A week ago, I was invited to a preview/test dinner at the new 7 Adams from the former Marlena chefs (husband-and-wife team David Fisher and Serena Chow Fisher), who have partnered with the Hi Neighbor Hospitality Group (The Madrigal, MAMA Oakland, Trestle, and The Vault) on this new project. The 52-seat restaurant just opened in the Gardenias location in Japantown/Upper Fillmore—this neighborhood keeps poppin’! It’s wonderful to see the Fishers bounce back so strongly after they tragically had to step away from Marlena back in July after a dispute with the owner. Onward and upward!

husband and wife Serena Chow Fisher and David Fisher.
Serena Chow Fisher and David Fisher. Photo: ©

The new design turnaround was impressively fast—they worked with Kellogg Architects, Inc. on the contemporary update. The space has some Mid-century modern and nautical elements, with walnut wood-paneled walls, sleek furnishings, pendant lights and sconces that look like sails (or fluttering handkerchiefs), with modern and amorphous shapes inset in the ceiling and wall cabinet behind the six-seat marble bar. When you walk in, you’ll note the light blue chef’s counter at the heart of the restaurant, flanking the open kitchen. The padded banquette seating and dining room chairs definitely have Mid-century modern DNA, and each table has a petite dark orange light that adds a little pop of color. The back patio is covered and heated, and seats up to 14.

The Michelin-starred Marlena was known and adored for its affordably luxurious tasting menu, and the team has put together something even better for 7 Adams (the name references Fisher’s childhood address in upstate New York). One item that has come over is the milk bread with cultured butter, a delight to munch on while looking over the menu.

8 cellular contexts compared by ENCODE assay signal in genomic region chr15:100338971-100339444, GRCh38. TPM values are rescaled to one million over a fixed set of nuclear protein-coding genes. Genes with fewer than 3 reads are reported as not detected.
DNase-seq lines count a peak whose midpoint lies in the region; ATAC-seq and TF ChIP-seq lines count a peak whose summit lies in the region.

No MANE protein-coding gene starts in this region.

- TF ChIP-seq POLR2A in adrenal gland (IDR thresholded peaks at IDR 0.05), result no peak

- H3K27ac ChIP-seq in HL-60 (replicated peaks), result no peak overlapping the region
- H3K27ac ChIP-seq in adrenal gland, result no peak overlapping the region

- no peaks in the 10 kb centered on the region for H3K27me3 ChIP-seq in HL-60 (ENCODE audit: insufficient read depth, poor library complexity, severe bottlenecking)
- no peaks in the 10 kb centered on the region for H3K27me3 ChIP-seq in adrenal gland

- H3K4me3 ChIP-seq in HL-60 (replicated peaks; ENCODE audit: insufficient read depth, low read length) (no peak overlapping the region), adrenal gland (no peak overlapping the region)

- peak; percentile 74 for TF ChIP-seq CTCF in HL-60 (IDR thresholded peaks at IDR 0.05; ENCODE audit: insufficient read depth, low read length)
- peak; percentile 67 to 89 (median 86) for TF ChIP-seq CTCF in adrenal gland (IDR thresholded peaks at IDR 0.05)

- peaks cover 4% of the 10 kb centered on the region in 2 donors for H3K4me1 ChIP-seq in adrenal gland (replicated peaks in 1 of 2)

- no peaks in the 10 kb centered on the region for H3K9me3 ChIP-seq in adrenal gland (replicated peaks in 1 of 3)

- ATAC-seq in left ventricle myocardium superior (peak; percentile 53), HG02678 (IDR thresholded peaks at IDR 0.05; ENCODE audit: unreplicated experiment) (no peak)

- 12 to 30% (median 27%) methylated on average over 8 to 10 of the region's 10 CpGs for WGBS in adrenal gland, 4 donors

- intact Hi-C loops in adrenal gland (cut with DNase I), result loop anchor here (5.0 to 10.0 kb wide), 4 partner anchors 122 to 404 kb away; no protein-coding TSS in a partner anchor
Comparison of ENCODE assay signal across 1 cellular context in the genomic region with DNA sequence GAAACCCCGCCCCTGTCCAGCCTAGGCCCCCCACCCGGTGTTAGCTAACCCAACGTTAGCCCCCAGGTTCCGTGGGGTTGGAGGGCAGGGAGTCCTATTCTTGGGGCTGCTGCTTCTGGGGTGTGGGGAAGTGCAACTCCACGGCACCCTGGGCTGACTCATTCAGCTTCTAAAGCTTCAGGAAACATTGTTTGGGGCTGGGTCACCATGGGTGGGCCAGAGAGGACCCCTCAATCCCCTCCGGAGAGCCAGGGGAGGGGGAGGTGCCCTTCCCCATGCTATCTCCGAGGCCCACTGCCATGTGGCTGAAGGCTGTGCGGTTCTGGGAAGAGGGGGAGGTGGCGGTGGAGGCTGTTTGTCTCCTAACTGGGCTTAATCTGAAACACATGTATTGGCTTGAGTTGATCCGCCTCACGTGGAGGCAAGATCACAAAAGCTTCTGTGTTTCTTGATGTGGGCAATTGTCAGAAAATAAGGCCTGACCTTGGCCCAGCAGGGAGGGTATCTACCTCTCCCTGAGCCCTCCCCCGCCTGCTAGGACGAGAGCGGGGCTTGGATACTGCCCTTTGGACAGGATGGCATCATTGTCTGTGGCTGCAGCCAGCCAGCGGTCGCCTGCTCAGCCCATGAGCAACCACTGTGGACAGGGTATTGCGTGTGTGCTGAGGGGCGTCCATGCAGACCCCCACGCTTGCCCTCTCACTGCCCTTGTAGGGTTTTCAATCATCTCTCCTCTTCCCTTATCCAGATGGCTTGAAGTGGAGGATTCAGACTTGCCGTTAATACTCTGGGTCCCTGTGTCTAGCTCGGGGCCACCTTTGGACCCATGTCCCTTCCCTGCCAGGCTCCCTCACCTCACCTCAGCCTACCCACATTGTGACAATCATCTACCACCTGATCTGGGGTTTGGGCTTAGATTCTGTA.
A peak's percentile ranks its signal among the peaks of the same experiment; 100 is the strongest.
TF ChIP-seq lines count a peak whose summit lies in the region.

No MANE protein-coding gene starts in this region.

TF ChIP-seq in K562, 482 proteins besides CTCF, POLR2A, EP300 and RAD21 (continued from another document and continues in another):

Milk bread with cultured butter
Milk bread with cultured butter. Photo: ©

The five-course, seasonal tasting menu ($87) begins with two courses; the opening menu includes charred broccoli di ciccio with a rich sauce gribiche and shaved almonds, and a cool bowl contains slices of bright, kombu-cured kampachi in a dashi-based vinaigrette, with notes of toasted kombu oil, horseradish, yuzu gel, and shiso oil. Pew pew.

Kombu-cured kampachi.
Kombu-cured kampachi. Photo: ©

The third course includes your choice of a housemade pasta, like red kabocha squash caramelle with confit chanterelles, a toasted sunflower seed pesto, and smoked chive and basil oil. Our favorite was the flavor-packed tagliatelle, served with a braised lamb shoulder ragù and shaved matsutakes, custom-built for the cool season. If you feel like upgrading, there’s the option of little clouds of ricotta gnudi with black truffle, poached new crop chestnuts, and Parmesan (+$18).

Chicken breast (and Buffalo wing!) main course
Chicken breast (and Buffalo wing!) main course. Photo: ©

The main courses were both fantastic: the juicy slices of cage-free chicken breast (and the wing) are stuffed with farce under the skin, and finished with a decadent chicken jus, with salsify poached in stock; paying homage to chef David Fisher’s hometown is a fancy Buffalo sauced-wing, a fun flavor surprise.

Pan-roasted black cod
Pan-roasted black cod. Photo: ©